The first time I watched P.S. I Love You, I cried during the whole movie.
At that time my marriage was on the rocks, and I had never known the kind of love that Gerry and Holly had. I had never known what it felt like to be truly, deeply desired. To know that I was adored, loved, and accepted, just for being myself and no one else—I’d never understood what that felt like, and watching that movie the first time was heartbreaking, because it held up a mirror to my own life, to my own marriage, and I felt a deep, gaping hole in my soul. A hole I had created by giving up pieces of myself, by turning myself into someone I thought my then husband wanted me to be, by trying to live up to some invisible standard, some invisible expectation of perfection: fake it till you make it, to the extreme, as if living a perfect life and upholding an empty image for long enough would finally will that perfection into being, and everything would be ok.
Then my life fell apart… and I fell apart.
A couple of months after my ex-husband moved out of our house, I was walking through a used DVD store. I found myself feeling some—I don’t know—instruction, almost, to purchase P.S. I Love You.
I remembered how that movie made me feel. I walked away from it, but kept circling back. The insistence was relentless. I didn’t understand it, but I picked up the movie, set it on the counter, paid for it, and then it proceeded to sit on my shelf for another month or two before finally, one day, I felt myself tearing off the plastic wrapper and signing up for two hours of crying.
But this time it was different.
This time I understood where the gaping hole was—where it had been. I understood the choices I’d made that had led me to settling, and I recognized my accountability in those decisions and the behavior I exhibited that solidified my bad decisions.
And I knew that I had made the right move, by setting myself free, and by setting my ex free, I was really giving both of us permission to be happy.
I cried for that two hours, yes. But that time, I no longer felt the desperation and hopelessness and regret that I’d felt before.
This time, I felt sadness. I watched that movie at just the right time so that it was yet another step in my grieving process.
I didn’t only feel sadness, though.
I also felt hope.
Hope that I could, one day, have a love that ran as deep as the love between Gerry and Holly. I finally realized that I deserve that kind of love. That I’m worthy of it. And I knew that one day soon, I would be ready for it.
Tonight, I felt a calling to watch P.S. I Love You, yet again.
I had tried journaling, and I touched on what I was feeling in my journal. I tried playing piano, and I touched on what I felt while playing. But I knew I needed a good, hard cry to accept my own feelings, and to embrace them.
I wasn’t sure why that particular movie tugged at me, though… I wasn’t sure, until I started watching it. Most of the movie is overflowing with sadness—sadness from grief and also from the depth of love that Gerry has for Holly… And I wasn’t feeling sad.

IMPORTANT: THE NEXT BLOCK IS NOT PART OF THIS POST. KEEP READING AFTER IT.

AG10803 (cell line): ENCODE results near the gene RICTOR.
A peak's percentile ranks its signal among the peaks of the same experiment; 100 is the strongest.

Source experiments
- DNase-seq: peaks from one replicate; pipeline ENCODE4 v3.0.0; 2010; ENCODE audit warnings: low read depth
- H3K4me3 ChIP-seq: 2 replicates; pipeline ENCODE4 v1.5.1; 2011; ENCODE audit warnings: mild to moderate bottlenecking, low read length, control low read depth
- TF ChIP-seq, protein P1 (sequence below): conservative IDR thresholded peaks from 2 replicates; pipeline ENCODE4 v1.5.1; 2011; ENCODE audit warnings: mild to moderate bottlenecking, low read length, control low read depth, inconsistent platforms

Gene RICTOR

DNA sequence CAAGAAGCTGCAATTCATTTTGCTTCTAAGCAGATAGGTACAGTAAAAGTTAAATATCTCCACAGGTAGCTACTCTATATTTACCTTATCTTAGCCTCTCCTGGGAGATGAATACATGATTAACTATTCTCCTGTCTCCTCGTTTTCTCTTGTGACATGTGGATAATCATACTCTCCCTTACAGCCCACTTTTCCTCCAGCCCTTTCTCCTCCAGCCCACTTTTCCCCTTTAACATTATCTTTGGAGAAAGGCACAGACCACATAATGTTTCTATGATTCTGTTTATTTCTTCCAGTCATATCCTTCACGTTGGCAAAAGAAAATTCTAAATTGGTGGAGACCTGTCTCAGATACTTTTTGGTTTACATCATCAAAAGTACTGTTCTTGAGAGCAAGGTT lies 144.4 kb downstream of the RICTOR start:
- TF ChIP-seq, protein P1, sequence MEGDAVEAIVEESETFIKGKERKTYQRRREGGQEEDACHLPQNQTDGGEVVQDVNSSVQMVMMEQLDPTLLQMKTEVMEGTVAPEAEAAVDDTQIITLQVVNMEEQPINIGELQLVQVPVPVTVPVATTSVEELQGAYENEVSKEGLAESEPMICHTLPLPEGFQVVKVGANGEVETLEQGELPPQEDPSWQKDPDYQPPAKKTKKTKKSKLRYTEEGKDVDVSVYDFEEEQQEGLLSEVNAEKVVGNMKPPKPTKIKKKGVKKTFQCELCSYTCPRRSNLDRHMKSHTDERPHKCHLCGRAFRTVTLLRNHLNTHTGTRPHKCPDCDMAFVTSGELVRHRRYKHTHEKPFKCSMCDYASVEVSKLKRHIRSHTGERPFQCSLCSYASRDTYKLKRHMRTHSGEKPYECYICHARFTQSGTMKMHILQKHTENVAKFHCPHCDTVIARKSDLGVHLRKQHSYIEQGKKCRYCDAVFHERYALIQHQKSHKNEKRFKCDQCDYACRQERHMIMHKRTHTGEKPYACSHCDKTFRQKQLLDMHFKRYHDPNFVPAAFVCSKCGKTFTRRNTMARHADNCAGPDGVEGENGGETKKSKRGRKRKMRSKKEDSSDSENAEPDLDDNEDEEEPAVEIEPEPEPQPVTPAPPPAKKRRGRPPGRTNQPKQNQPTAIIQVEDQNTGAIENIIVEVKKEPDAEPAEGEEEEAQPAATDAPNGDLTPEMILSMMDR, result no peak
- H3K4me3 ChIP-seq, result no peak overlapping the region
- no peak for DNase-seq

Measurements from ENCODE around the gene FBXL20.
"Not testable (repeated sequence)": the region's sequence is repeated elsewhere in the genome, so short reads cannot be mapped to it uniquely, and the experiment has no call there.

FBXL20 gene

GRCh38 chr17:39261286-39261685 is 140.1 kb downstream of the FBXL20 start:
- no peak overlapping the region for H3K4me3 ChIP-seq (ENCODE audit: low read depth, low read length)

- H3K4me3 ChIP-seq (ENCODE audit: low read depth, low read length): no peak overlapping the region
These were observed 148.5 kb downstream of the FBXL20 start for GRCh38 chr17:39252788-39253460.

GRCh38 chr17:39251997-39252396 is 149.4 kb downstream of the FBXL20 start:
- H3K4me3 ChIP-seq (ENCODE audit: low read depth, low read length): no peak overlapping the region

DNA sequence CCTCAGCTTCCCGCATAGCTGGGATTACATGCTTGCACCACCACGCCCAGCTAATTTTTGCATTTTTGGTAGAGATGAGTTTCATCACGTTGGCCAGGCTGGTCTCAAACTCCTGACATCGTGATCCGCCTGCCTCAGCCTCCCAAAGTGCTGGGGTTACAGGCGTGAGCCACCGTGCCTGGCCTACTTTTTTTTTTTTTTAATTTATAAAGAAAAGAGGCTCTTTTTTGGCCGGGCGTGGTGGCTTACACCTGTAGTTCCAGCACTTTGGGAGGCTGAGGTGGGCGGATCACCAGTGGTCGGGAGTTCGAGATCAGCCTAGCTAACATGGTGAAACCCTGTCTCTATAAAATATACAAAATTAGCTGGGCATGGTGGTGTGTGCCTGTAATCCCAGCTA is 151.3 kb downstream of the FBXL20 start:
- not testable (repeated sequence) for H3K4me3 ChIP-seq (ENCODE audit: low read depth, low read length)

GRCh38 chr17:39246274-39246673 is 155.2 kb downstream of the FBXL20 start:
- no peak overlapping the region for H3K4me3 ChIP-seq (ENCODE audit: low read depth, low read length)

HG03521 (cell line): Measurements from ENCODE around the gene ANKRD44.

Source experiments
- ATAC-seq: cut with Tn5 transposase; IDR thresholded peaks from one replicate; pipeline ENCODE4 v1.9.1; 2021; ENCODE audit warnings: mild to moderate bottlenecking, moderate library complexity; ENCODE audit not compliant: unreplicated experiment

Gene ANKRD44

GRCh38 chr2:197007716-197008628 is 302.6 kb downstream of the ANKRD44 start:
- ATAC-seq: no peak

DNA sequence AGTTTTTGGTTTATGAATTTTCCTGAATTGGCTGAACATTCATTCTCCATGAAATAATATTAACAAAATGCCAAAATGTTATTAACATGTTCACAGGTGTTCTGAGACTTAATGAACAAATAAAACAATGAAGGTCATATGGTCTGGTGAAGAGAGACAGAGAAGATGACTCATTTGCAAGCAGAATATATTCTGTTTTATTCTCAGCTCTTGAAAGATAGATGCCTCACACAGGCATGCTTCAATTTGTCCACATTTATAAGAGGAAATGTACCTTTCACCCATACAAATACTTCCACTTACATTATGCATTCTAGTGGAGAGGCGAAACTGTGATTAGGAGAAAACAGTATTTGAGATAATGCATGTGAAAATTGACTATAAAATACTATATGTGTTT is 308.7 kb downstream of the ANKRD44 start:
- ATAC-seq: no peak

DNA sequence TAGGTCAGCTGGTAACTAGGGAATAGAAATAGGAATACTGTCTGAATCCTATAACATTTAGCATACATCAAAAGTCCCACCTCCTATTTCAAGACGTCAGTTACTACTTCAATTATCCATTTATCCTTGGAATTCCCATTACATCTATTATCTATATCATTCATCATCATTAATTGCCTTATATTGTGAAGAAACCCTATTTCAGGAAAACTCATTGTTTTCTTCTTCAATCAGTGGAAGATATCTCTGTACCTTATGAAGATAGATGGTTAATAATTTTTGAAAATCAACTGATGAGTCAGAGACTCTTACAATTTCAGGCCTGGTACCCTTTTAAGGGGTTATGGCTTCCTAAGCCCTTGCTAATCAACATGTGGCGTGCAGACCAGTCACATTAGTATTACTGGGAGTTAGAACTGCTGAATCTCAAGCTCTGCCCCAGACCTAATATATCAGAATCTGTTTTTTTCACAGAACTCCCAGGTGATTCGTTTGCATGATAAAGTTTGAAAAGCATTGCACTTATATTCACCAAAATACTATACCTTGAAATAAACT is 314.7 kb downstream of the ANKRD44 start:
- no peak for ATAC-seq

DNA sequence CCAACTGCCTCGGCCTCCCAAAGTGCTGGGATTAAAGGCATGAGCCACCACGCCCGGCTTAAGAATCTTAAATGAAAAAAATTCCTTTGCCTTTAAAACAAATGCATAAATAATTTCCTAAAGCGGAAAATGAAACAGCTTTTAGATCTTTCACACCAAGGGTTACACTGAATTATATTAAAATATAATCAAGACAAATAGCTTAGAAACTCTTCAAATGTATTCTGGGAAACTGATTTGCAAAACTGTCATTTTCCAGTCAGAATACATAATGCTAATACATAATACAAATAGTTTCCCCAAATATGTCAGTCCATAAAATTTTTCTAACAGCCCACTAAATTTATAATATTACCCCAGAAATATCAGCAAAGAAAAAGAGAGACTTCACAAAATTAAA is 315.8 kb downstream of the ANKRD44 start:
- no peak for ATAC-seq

Then it hit me… and the feelings overwhelmed me, and I spent the next two hours crying.
My favorite letter in the movie is the last one Gerry sends:
I don't have much time. I don't mean literally, I mean you're out buying ice cream and you'll be home soon. But I have a feeling this is the last letter, because there is only one thing left to tell you. It isn't to go down memory lane or make you buy a lamp, you can take care of yourself without any help from me. It's to tell you how much you move me, how you changed me. You made me a man, by loving me Holly. And for that, I am eternally grateful... literally.
If you can promise me anything, promise me that whenever you're sad, or unsure, or you lose complete faith, that you'll try to see yourself through my eyes. Thank you for the honor of being my wife. I'm a man with no regrets. How lucky am I. You made my life, Holly. But I'm just one chapter in yours. There'll be more. I promise. So here it comes, the big one.
Don't be afraid to fall in love again.
Watch out for that signal, when life as you know it ends.
P.S. I will always love you
My life, as I’ve always known it, has ended, and a new life has begun.
I knew it the first time David and I kissed.
But I knew it before that.
I knew it when I saw his smile for the first time. I knew it when we started flirting. I knew it when he asked me out, and when he told me I have an intoxicating smile.
And when he first held me, I thought I had never been held before, by anyone, because it had never felt like it feels with him.
It’s unnerving and overwhelming and most definitely more than I bargained for. But I knew, the minute I laid eyes on David, that he would move me.
I am in love.
It’s so much more than that, though.
I trust him.
And most phenomenally—
I have given him my whole heart.
It feels good, and naked, and scary, but honestly, the fear is so pale at this point, and continuing to shrink every single day.
"There are two energies on this planet: fear and love. Fear contracts, love expands. Her Holiness Sai Maa Lakshmi Devi teaches to think of fear and love as two plants—you're always watering one of them with your thoughts. All thoughts fall into one category—fear or love—so which plant are you choosing to water and grow?" - Katharine Sise
I choose love.